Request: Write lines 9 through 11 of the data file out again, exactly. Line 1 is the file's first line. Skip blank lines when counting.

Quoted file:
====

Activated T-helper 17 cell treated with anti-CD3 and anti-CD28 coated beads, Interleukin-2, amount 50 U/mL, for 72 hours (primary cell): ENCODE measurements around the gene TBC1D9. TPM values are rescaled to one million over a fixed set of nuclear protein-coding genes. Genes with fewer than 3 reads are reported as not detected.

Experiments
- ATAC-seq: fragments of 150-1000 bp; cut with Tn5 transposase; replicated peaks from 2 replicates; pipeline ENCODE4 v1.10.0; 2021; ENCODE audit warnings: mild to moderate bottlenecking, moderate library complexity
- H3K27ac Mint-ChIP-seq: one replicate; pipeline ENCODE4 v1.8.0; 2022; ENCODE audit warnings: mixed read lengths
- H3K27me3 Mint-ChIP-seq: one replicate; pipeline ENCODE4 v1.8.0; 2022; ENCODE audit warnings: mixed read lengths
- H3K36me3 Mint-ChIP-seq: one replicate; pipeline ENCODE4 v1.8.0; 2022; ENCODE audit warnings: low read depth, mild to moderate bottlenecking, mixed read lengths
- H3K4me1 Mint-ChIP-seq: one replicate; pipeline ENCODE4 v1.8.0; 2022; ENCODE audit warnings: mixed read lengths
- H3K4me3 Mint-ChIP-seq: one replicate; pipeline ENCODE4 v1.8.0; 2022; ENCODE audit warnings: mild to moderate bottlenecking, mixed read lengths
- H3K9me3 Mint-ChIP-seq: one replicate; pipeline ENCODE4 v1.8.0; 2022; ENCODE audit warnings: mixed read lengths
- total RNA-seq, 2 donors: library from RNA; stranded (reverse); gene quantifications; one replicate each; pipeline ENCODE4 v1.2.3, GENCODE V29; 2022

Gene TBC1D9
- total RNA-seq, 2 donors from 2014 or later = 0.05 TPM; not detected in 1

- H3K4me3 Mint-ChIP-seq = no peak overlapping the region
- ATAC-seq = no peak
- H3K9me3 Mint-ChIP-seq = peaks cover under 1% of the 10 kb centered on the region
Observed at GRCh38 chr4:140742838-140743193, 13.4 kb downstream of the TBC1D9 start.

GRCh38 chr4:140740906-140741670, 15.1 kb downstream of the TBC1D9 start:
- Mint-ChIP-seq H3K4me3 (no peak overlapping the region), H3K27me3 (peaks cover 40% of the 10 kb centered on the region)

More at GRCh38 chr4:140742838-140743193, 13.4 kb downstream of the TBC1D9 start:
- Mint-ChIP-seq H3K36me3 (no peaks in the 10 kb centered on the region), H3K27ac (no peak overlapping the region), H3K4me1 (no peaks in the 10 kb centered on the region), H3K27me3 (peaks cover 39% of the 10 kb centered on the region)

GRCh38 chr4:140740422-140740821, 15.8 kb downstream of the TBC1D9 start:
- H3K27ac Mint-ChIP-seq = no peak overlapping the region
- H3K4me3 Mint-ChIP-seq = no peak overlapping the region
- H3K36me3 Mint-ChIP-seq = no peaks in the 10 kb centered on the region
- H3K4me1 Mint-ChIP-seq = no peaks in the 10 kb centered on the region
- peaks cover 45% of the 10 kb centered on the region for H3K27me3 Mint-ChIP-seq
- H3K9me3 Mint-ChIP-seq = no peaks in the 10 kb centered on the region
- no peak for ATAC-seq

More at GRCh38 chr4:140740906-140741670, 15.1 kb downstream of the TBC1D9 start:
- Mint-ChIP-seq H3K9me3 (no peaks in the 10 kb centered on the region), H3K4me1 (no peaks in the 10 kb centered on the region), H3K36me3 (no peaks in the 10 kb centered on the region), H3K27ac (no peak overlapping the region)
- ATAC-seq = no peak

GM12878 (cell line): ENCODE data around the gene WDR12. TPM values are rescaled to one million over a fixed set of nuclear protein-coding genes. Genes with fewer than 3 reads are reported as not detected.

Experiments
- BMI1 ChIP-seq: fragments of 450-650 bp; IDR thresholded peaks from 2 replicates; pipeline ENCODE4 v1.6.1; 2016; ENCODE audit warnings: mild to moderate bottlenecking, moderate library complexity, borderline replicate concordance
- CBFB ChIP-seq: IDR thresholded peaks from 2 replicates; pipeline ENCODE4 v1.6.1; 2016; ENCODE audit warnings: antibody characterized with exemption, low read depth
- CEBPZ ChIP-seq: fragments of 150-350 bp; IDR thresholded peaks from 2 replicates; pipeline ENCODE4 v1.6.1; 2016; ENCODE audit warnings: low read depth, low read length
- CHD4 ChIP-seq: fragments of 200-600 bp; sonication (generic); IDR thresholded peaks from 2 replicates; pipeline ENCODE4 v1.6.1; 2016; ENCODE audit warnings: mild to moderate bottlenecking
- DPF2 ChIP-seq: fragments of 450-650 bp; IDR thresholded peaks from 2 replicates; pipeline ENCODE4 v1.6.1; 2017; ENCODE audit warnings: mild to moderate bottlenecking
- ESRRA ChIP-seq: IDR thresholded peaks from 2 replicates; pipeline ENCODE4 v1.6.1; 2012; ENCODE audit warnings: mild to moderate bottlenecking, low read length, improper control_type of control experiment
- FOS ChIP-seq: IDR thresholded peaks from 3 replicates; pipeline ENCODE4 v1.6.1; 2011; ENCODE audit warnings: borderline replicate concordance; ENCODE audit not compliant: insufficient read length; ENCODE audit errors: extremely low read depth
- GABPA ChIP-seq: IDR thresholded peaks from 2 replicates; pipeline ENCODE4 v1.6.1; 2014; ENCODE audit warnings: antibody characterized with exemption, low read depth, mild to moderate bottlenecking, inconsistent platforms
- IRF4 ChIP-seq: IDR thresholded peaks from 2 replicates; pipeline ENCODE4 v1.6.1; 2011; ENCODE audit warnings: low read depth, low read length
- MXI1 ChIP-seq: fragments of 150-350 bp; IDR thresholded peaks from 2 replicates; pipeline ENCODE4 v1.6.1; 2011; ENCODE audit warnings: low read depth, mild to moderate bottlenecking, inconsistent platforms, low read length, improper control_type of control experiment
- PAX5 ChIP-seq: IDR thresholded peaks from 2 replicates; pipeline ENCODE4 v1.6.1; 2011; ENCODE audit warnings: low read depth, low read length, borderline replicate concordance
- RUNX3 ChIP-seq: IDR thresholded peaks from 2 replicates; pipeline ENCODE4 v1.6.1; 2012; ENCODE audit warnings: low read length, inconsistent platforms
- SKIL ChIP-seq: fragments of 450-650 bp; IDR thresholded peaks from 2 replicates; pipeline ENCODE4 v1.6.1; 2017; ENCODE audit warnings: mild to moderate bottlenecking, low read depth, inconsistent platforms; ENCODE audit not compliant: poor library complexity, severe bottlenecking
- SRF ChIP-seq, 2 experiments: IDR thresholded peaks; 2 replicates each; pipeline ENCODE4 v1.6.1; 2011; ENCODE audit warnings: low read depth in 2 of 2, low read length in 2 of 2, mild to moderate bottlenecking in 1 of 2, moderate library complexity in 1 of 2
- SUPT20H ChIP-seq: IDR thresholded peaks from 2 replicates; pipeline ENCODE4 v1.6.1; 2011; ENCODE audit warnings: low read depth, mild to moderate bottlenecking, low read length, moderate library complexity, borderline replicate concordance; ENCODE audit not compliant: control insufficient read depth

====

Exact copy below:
- H3K9me3 Mint-ChIP-seq: one replicate; pipeline ENCODE4 v1.8.0; 2022; ENCODE audit warnings: mixed read lengths
- total RNA-seq, 2 donors: library from RNA; stranded (reverse); gene quantifications; one replicate each; pipeline ENCODE4 v1.2.3, GENCODE V29; 2022

Gene TBC1D9